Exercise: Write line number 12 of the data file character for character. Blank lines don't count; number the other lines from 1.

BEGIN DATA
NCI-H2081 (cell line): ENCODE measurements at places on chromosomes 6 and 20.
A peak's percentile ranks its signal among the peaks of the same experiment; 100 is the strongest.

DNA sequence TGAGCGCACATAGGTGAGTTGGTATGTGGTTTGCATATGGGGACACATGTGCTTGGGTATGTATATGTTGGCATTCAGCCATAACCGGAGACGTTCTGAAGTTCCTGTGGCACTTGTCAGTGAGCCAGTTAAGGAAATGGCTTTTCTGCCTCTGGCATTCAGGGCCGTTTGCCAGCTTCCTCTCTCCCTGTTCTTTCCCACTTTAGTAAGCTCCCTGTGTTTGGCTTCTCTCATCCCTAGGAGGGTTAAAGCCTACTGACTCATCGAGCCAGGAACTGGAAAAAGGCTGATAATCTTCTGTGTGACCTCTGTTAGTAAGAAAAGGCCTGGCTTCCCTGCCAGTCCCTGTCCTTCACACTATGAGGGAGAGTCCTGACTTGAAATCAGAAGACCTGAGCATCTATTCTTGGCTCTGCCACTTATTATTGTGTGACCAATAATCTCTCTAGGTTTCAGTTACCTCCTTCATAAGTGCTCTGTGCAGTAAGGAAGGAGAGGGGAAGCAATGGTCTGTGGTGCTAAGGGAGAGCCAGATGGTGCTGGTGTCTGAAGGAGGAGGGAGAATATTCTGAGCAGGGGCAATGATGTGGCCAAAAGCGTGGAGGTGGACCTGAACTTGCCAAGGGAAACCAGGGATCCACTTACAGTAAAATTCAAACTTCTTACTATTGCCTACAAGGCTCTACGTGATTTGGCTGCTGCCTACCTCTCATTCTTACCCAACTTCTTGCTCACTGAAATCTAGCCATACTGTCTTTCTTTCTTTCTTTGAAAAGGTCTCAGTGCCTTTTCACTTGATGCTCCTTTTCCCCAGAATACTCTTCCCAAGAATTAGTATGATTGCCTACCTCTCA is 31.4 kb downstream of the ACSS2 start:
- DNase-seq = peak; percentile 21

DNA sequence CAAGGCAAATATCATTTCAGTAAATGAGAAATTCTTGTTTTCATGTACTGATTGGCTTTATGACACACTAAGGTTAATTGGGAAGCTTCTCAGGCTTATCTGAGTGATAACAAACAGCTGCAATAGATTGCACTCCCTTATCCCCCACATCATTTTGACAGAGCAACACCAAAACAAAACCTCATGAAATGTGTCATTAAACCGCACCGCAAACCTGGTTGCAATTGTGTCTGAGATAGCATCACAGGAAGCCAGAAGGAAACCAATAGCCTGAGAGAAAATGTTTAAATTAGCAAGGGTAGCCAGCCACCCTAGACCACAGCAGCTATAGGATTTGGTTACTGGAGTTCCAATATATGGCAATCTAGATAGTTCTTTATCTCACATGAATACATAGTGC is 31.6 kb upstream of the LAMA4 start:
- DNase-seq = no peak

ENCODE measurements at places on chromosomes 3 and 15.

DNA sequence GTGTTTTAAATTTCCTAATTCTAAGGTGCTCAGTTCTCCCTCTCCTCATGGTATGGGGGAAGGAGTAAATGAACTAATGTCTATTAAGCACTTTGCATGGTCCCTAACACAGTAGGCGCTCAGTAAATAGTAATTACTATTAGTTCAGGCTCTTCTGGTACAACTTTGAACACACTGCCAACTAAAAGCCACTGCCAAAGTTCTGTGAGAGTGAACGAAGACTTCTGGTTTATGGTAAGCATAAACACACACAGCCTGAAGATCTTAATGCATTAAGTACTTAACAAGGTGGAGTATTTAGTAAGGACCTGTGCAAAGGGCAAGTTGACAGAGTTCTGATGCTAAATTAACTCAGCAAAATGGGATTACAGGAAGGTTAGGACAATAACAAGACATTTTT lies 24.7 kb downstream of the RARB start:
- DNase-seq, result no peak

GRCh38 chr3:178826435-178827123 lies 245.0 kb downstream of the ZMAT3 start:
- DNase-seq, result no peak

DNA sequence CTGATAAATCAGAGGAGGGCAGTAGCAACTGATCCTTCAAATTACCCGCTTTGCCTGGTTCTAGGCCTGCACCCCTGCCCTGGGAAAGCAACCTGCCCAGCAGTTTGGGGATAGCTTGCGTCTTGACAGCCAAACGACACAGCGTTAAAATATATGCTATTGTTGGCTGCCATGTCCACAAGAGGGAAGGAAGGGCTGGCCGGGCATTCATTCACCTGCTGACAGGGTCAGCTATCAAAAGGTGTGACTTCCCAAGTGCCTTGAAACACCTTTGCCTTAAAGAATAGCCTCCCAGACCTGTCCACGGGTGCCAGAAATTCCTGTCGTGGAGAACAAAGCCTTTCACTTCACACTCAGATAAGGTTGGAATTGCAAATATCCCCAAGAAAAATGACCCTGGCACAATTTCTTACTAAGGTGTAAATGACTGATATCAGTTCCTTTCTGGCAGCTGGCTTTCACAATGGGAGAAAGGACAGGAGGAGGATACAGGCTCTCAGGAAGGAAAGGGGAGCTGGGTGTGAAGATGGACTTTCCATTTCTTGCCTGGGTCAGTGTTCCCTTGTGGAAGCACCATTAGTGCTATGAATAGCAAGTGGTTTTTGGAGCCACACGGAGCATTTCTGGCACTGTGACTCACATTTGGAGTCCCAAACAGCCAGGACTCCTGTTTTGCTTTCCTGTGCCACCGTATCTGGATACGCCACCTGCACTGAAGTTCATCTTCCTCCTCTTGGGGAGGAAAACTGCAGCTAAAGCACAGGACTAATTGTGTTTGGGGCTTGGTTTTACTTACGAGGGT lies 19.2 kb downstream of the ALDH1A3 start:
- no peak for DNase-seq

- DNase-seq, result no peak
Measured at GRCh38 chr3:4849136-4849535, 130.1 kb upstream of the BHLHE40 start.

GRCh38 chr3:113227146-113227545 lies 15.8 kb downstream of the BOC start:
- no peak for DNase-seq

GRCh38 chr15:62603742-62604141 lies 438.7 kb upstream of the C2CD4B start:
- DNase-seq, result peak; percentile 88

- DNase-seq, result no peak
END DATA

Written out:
DNA sequence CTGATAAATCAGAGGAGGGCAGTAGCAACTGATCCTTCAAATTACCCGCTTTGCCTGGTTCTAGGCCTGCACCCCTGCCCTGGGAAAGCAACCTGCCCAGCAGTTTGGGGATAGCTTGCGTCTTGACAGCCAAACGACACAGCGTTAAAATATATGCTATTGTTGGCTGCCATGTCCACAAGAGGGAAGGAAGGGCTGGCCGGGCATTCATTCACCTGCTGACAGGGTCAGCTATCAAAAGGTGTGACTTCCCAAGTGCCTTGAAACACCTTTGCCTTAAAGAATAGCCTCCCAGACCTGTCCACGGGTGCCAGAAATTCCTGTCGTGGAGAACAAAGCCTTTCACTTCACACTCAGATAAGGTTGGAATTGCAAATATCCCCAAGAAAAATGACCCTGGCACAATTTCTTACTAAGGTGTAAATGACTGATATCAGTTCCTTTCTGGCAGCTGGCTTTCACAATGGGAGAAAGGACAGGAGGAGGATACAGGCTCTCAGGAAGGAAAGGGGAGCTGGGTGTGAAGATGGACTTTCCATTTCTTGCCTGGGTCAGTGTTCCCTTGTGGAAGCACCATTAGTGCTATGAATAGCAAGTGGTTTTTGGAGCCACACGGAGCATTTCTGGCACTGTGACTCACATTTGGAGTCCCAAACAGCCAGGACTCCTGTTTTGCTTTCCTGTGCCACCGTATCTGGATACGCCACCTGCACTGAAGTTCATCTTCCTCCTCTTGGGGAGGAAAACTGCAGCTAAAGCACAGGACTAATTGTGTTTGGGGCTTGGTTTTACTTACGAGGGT lies 19.2 kb downstream of the ALDH1A3 start: